I didn’t give it enough thought, didn’t even think about it being easy or hard. And the expansion plans weren’t that enormous. When we started, we set a goal of 32 stores in 10 years. After eight years, we had 16 company-owned stores. The question was, How can we get to our goal? We saw Kentucky Fried Chicken growing in our area at that time and knew they were franchised, so I thought maybe we’d franchise to help us get to the goal of 32. We weren’t thinking worldwide or country-wide or even statewide. We were thinking a few people would join us as franchisees and essentially run stores they owned. The thought process wasn’t much more complicated than that. Once we got that foundation down—some franchise owners who could make a living for themselves in the local neighborhood—it enabled us to move out from our home base.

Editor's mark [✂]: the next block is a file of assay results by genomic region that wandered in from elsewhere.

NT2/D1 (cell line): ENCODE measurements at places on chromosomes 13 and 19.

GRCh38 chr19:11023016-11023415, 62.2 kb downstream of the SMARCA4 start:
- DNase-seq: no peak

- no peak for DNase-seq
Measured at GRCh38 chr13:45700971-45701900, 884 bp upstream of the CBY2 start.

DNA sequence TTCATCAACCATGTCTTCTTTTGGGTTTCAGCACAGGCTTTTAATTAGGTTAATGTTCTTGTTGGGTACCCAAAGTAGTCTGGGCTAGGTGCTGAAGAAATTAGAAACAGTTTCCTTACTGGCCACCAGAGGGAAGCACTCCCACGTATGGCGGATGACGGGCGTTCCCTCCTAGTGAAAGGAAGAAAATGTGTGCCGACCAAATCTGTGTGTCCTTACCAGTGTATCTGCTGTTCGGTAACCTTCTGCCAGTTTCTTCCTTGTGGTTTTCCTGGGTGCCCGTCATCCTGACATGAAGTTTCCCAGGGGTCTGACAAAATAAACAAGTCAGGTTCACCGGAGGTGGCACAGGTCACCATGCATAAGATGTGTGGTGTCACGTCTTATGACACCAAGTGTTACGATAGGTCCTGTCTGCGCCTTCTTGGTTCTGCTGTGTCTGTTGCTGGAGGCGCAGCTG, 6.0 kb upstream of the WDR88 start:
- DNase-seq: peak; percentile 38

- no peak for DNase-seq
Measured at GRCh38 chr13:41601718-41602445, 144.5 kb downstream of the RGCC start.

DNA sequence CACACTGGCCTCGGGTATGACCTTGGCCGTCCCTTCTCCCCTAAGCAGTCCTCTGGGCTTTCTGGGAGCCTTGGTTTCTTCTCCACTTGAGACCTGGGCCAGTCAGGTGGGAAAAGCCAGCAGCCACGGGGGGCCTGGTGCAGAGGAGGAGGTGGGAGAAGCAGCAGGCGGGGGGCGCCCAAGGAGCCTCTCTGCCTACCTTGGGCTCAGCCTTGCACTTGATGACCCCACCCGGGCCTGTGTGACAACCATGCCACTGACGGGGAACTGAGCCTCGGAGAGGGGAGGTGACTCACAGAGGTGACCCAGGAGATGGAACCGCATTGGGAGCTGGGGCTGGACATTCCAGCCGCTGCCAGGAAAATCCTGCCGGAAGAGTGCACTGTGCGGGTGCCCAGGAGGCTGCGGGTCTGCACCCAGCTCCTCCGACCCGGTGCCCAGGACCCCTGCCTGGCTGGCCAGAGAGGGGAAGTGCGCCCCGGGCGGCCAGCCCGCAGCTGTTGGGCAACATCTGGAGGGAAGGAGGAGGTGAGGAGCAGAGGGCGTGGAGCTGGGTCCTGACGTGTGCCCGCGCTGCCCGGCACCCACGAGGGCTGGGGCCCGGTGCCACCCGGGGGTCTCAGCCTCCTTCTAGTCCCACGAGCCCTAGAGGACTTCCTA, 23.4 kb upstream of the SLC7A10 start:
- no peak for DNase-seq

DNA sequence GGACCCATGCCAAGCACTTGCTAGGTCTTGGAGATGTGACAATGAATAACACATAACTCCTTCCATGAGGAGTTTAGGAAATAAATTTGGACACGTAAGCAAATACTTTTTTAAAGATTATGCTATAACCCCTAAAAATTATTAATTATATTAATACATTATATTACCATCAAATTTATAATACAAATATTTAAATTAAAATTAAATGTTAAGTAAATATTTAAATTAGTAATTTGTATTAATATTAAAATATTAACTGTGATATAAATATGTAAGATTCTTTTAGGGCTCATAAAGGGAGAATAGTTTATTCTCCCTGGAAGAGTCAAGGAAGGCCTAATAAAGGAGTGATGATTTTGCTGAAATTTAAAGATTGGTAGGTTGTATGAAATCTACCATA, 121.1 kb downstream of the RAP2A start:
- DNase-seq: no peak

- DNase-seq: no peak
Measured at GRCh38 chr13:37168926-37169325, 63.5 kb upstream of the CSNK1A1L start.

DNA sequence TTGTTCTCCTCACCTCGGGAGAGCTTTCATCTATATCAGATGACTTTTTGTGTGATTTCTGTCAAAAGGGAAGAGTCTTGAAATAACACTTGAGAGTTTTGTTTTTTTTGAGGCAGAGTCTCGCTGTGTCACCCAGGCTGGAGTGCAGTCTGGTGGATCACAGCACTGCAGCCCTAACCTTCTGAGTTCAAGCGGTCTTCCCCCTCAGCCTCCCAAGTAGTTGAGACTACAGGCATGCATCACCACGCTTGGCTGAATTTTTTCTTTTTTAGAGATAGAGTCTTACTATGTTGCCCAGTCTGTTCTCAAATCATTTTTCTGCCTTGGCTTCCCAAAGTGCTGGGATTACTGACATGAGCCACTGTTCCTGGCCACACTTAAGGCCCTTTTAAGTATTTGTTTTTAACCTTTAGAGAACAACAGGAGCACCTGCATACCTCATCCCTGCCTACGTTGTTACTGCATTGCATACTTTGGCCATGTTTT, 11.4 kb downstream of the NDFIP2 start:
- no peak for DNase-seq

How did those early experiences shape the franchising model you use today?

I think our early operations experience shaped the franchising. Ours were small stores with low investments, simple operations, no cooking, and strong control systems. Those foundations made the stores work, and that’s what enabled us to do the early franchising—it shaped what we taught our new franchisees. The next phase, as we started getting a little larger, was codifying the system. Then we had to develop skills to expand to other markets.

Early on, we came up with a program we call development agents. We kind of invented the program; a lot of companies do something similar now. The basic idea is that if we’re going to have locations far from headquarters, how do we provide local assistance to people? We thought the right approach was to locate someone there who would have a higher level of responsibility and work with people on the local level. The development agent does what is most successfully done in the field; meanwhile, at headquarters, we do what is most successfully done in the central location. That structure has been very helpful and helped us grow in the United States and Canada.

What about when you began international expansion?